The Ursula K. Le Guin Literary Trust is launching an award named after the legendary science fiction and fantasy author next year.

The Ursula K. Le Guin Prize for Fiction will be awarded for the first time on Oct. 21, 2022, the trust announced in a news release. The annual $25,000 prize will be given to the author of a book of “imaginative fiction” who “can imagine real grounds for hope and see alternatives to how we live now.”

Le Guin is widely considered to be one of the greatest American fiction authors of the 20th century. She rose to fame in 1968 with the publication of A Wizard of Earthsea, a fantasy novel that served as the first installment in her Earthsea Cycle of novels.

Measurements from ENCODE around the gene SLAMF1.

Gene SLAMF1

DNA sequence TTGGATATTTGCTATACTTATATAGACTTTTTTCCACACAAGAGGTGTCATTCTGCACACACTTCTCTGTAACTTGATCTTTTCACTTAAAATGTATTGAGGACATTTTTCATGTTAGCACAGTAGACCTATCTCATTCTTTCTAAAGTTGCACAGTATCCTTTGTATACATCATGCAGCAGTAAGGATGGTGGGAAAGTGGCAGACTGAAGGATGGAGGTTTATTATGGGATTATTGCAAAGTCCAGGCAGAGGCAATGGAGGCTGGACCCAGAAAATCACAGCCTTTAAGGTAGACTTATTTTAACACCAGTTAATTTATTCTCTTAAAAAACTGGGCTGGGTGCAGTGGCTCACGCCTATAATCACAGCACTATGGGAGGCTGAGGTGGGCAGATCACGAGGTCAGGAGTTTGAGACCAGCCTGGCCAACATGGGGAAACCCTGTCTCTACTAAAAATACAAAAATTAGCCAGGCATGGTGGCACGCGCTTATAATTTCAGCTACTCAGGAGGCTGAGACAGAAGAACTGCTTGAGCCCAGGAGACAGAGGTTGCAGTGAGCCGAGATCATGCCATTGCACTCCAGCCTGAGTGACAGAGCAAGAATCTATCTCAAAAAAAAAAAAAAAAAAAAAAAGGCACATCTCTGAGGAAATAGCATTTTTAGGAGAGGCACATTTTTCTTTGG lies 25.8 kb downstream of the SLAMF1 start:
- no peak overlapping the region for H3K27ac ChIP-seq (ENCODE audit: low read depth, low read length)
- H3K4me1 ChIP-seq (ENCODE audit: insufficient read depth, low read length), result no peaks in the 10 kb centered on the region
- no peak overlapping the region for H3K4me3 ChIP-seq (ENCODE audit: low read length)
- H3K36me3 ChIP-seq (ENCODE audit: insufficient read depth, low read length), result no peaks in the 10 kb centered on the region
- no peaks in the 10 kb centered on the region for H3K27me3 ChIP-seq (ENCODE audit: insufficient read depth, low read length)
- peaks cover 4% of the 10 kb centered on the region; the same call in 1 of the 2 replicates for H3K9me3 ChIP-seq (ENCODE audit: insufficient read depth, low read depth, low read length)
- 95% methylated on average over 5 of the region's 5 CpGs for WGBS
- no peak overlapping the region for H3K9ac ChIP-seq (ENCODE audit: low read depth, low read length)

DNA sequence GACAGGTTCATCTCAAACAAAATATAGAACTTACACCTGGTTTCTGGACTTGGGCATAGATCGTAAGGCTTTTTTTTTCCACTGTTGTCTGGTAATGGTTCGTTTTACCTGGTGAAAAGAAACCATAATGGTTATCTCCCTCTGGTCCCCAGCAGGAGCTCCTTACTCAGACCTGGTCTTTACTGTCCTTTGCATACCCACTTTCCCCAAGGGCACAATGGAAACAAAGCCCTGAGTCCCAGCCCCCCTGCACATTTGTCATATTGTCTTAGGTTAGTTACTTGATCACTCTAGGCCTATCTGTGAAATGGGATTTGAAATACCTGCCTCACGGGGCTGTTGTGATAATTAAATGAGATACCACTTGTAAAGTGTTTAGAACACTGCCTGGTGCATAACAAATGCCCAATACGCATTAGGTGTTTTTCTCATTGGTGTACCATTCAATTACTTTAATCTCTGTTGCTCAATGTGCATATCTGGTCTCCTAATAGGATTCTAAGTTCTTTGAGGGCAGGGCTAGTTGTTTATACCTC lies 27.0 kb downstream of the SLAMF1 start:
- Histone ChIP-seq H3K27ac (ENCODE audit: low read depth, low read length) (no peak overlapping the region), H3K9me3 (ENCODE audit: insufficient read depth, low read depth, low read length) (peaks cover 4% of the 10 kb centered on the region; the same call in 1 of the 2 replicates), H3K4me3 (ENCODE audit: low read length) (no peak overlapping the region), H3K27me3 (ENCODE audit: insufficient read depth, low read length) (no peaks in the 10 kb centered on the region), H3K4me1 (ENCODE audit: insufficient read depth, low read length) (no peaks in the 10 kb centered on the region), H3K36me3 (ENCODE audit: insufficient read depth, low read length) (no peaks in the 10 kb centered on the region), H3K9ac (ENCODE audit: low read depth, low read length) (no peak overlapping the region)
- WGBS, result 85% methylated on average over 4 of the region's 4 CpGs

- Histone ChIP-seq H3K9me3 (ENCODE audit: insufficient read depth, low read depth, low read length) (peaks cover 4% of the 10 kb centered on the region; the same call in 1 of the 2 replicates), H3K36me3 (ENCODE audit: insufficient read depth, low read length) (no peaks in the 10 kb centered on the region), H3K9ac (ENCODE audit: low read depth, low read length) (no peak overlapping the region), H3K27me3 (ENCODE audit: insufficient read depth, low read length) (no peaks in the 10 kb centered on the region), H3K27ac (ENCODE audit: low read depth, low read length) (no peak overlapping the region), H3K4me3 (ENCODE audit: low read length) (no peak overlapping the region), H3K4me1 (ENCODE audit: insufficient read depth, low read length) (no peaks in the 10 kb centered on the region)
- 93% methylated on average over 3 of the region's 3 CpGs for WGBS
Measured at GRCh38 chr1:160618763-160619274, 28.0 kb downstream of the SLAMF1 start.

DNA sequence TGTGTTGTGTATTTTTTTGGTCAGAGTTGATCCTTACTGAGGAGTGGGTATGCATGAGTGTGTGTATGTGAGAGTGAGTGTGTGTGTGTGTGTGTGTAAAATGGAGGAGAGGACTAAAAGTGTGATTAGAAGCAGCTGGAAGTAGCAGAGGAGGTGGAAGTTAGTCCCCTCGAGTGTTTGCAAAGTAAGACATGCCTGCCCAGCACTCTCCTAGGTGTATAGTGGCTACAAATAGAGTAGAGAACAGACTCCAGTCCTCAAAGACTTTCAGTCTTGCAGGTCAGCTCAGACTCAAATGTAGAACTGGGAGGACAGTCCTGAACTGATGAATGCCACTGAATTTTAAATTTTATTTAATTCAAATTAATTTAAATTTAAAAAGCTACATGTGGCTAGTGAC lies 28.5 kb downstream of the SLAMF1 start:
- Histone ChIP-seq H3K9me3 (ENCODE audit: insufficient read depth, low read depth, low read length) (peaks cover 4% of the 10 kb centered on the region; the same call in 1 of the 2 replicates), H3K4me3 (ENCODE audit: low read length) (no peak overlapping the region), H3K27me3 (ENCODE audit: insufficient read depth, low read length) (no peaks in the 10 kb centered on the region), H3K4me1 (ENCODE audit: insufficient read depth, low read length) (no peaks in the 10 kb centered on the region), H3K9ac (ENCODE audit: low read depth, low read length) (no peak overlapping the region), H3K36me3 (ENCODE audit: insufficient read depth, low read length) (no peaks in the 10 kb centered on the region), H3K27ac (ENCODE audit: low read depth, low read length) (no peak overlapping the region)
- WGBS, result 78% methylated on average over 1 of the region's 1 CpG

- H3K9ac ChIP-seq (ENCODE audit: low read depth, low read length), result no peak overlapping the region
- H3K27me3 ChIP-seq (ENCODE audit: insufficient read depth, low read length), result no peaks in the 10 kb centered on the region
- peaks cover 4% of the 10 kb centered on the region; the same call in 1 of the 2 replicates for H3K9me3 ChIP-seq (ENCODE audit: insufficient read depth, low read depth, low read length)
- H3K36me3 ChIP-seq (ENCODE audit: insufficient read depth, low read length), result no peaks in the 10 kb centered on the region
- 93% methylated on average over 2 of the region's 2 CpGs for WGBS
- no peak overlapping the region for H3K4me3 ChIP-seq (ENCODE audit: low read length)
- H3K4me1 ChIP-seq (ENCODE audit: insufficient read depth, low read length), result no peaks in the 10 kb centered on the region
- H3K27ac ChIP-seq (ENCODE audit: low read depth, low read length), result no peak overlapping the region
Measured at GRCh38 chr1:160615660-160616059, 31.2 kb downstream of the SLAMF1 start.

Her science fiction novel The Left Hand of Darkness was published in 1969, and won the Hugo and Nebula awards; she would go on to win six more Hugos and five more Nebulas. Le Guin died in 2018 at the age of 88.

Five authors will serve on the inaugural jury for the prize: adrienne maree brown, Becky Chambers, Molly Gloss, David Mitchell, and Luis Alberto Urrea.

“Ursula Le Guin’s visionary fiction entered my head when I was young and has never left,” Mitchell said. “Her novels and stories defined, in part, my understanding of what fiction can do, should do, and why. I am deeply honored to be a juror in the inaugural year of a literary prize created in Ursula’s memory, and I look forward to encountering new works of imaginative fiction which, like Ursula’s, glow in the dark.”

Michael Schaub is a Texas-based journalist and regular contributor to NPR.